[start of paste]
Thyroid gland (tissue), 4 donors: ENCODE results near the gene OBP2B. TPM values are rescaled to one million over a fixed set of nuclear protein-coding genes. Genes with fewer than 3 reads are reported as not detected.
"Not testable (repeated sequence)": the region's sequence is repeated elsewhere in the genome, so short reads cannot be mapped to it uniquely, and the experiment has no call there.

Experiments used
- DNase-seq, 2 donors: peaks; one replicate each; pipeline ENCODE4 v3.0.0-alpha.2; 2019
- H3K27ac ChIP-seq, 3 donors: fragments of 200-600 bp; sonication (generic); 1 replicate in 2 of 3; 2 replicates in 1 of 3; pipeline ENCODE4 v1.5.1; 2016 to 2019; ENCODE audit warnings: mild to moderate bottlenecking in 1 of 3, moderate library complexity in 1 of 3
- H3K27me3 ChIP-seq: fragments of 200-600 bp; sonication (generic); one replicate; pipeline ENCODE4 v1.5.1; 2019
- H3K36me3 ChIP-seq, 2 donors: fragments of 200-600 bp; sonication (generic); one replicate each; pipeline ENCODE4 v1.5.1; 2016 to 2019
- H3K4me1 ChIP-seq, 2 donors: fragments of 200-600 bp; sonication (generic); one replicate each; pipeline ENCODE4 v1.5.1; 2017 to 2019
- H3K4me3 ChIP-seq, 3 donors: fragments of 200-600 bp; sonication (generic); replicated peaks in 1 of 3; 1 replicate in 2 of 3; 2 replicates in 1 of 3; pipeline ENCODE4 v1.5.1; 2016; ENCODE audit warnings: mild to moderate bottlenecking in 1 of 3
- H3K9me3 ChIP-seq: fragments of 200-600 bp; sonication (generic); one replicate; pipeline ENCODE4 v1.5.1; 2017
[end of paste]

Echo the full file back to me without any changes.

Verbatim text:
Thyroid gland (tissue), 4 donors: ENCODE results near the gene OBP2B. TPM values are rescaled to one million over a fixed set of nuclear protein-coding genes. Genes with fewer than 3 reads are reported as not detected.
"Not testable (repeated sequence)": the region's sequence is repeated elsewhere in the genome, so short reads cannot be mapped to it uniquely, and the experiment has no call there.

Experiments used
- DNase-seq, 2 donors: peaks; one replicate each; pipeline ENCODE4 v3.0.0-alpha.2; 2019
- H3K27ac ChIP-seq, 3 donors: fragments of 200-600 bp; sonication (generic); 1 replicate in 2 of 3; 2 replicates in 1 of 3; pipeline ENCODE4 v1.5.1; 2016 to 2019; ENCODE audit warnings: mild to moderate bottlenecking in 1 of 3, moderate library complexity in 1 of 3
- H3K27me3 ChIP-seq: fragments of 200-600 bp; sonication (generic); one replicate; pipeline ENCODE4 v1.5.1; 2019
- H3K36me3 ChIP-seq, 2 donors: fragments of 200-600 bp; sonication (generic); one replicate each; pipeline ENCODE4 v1.5.1; 2016 to 2019
- H3K4me1 ChIP-seq, 2 donors: fragments of 200-600 bp; sonication (generic); one replicate each; pipeline ENCODE4 v1.5.1; 2017 to 2019
- H3K4me3 ChIP-seq, 3 donors: fragments of 200-600 bp; sonication (generic); replicated peaks in 1 of 3; 1 replicate in 2 of 3; 2 replicates in 1 of 3; pipeline ENCODE4 v1.5.1; 2016; ENCODE audit warnings: mild to moderate bottlenecking in 1 of 3
- H3K9me3 ChIP-seq: fragments of 200-600 bp; sonication (generic); one replicate; pipeline ENCODE4 v1.5.1; 2017